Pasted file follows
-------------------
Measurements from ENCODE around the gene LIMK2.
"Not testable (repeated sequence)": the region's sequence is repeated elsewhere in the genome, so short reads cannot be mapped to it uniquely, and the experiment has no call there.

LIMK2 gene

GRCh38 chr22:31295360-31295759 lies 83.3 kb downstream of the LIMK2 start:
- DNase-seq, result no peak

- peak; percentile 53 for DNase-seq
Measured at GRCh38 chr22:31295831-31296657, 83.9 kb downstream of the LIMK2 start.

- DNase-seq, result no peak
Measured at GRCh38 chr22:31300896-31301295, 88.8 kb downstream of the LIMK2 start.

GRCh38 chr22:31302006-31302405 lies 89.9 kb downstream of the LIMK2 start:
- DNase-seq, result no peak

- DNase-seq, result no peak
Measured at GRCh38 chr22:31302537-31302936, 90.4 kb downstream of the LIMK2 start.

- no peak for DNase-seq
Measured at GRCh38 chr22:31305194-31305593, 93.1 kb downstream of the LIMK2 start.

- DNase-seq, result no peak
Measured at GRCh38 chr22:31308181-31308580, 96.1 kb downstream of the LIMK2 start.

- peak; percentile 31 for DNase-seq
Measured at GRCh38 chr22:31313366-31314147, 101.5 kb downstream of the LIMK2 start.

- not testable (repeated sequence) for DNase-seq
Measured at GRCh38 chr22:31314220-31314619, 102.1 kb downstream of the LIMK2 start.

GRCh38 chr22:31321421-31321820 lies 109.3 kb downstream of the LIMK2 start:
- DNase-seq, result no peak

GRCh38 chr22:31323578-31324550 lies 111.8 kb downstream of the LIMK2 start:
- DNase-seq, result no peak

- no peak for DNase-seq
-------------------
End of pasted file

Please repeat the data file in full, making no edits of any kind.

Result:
Measurements from ENCODE around the gene LIMK2.
"Not testable (repeated sequence)": the region's sequence is repeated elsewhere in the genome, so short reads cannot be mapped to it uniquely, and the experiment has no call there.

LIMK2 gene

GRCh38 chr22:31295360-31295759 lies 83.3 kb downstream of the LIMK2 start:
- DNase-seq, result no peak

- peak; percentile 53 for DNase-seq
Measured at GRCh38 chr22:31295831-31296657, 83.9 kb downstream of the LIMK2 start.

- DNase-seq, result no peak
Measured at GRCh38 chr22:31300896-31301295, 88.8 kb downstream of the LIMK2 start.

GRCh38 chr22:31302006-31302405 lies 89.9 kb downstream of the LIMK2 start:
- DNase-seq, result no peak

- DNase-seq, result no peak
Measured at GRCh38 chr22:31302537-31302936, 90.4 kb downstream of the LIMK2 start.

- no peak for DNase-seq
Measured at GRCh38 chr22:31305194-31305593, 93.1 kb downstream of the LIMK2 start.

- DNase-seq, result no peak
Measured at GRCh38 chr22:31308181-31308580, 96.1 kb downstream of the LIMK2 start.

- peak; percentile 31 for DNase-seq
Measured at GRCh38 chr22:31313366-31314147, 101.5 kb downstream of the LIMK2 start.

- not testable (repeated sequence) for DNase-seq
Measured at GRCh38 chr22:31314220-31314619, 102.1 kb downstream of the LIMK2 start.

GRCh38 chr22:31321421-31321820 lies 109.3 kb downstream of the LIMK2 start:
- DNase-seq, result no peak

GRCh38 chr22:31323578-31324550 lies 111.8 kb downstream of the LIMK2 start:
- DNase-seq, result no peak

- no peak for DNase-seq